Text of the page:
V Kelly Turner, Emma M French, John Dialesandro, Ariane Middel, David M Hondula, George Ban Weiss, Hana Abdellati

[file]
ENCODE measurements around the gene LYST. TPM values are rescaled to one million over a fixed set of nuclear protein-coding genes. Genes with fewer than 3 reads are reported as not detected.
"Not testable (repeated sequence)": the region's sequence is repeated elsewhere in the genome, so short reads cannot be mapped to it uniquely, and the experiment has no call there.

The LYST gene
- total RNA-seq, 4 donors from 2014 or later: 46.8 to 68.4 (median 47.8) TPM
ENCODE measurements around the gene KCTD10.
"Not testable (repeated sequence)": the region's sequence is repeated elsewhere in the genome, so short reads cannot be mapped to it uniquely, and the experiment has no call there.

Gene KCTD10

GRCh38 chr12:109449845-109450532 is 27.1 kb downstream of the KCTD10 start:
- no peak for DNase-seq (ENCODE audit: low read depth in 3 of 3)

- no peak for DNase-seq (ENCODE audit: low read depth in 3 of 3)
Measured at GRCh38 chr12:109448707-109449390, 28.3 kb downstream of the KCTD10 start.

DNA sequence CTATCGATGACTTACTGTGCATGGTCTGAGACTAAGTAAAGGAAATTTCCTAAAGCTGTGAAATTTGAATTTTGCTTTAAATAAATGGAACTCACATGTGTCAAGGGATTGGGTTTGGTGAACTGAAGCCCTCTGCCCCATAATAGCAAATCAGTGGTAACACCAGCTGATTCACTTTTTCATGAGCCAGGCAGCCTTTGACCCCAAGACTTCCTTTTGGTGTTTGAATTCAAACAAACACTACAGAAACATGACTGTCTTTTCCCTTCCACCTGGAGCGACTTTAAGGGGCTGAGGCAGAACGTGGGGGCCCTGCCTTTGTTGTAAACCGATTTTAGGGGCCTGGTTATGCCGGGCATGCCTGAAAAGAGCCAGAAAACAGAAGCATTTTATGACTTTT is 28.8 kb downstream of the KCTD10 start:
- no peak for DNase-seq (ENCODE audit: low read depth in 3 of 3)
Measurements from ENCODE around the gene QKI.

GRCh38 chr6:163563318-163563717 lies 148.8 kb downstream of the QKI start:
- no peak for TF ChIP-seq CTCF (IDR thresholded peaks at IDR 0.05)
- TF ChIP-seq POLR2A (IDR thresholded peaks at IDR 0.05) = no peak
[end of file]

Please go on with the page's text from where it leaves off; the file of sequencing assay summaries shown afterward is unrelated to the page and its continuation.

Heat has become a central concern for cities everywhere, but heat governance has historically lagged behind other climate change hazards. This study examines 175 municipal plans from the 50 most populous cities in the United States to understand which aspects of urban heat are included or not in city plans and what factors explain inclusion. We find that a majority of plans mention heat, but few include strategies to address it and even fewer cite sources of information. The term 'extreme heat event' (EHE) is significantly more likely to be paired with institutional actions as a part of hazard planning, while 'urban heat island' (UHI) is more likely to be paired with green and grey infrastructure interventions as a part of general planning. Disparity and thermal comfort framings are not significantly related to any solutions and are used least. Plan type, followed by environmental networks (e.g. C40, Urban Sustainability Directors Network, Rockefeller 100 Resilient Cities), explain variation in plan content; social and environmental context do not. Findings point to the emergence of two independent heat governance systems, EHE and UHI, and several gaps in heat planning: integration, specificity, solutions, disparity, economy, and thermal comfort.